Making the Choice to Fight for Something

From tribes in Africa to school fraternities in the USA, when a brand new member is being inducted into a bunch, initiation rituals generally involve pain and degradation, sometimes even resulting in death. Attempts to curb the barbarous practices consistently encounter with dogged opposition. Why?

Quite simply, the groups understand that if people go by way of a lot of trouble to achieve something, they often value it more once they attain it. The effort creates more devotion to the group.

But groups like school fraternities also have resisted attempts to transform their initiations into some kind of (slightly disgusting) community service, like changing bed pans at hospitals. This is simply because they want members to make the choice that is internal to participate in the degradation and not make excuses like, “This was for the benefit of the community,” which would allow them to use an external justification for his or her behavior. Studies have shown that such internal picks are somewhat more likely to make lasting internal change when compared with choices made on account of outside pressure.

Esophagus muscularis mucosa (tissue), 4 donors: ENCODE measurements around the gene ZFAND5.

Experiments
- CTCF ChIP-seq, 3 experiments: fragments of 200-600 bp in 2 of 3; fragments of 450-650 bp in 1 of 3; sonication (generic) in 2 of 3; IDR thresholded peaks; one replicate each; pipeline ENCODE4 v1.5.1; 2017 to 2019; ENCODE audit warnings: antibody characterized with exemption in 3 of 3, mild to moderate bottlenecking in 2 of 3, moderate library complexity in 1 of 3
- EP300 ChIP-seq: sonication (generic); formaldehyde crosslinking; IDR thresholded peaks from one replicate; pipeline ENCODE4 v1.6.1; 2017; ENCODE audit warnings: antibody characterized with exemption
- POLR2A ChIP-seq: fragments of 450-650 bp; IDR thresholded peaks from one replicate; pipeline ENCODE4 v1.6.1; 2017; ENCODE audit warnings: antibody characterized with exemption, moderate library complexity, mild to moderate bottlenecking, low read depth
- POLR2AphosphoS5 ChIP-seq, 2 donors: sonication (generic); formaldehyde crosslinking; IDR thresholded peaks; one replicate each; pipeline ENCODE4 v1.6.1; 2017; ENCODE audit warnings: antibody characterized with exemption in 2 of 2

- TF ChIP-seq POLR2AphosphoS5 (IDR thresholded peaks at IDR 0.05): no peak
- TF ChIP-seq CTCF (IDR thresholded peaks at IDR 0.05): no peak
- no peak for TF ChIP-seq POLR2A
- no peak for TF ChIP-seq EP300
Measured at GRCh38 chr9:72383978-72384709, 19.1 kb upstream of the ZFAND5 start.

Compliance professionals attempt to generate such internal change in us, using the lowball trick, as an example: A car dealer might make such an astoundingly cheap offer on a vehicle that we promptly decide to buy it. The vendor knows full-well that, during the test drive, we’ll subsequently alone assemble several other justifications to buy the automobile besides the purchase price like, “good mpg” and “handling that is fine.”

At the very last minute, the first amazing offer is retracted due to a “bank mistake, a more costly option” is given. Typically, we end up buying the car due to internal change.

Making a choice to fight for something generates internal change.

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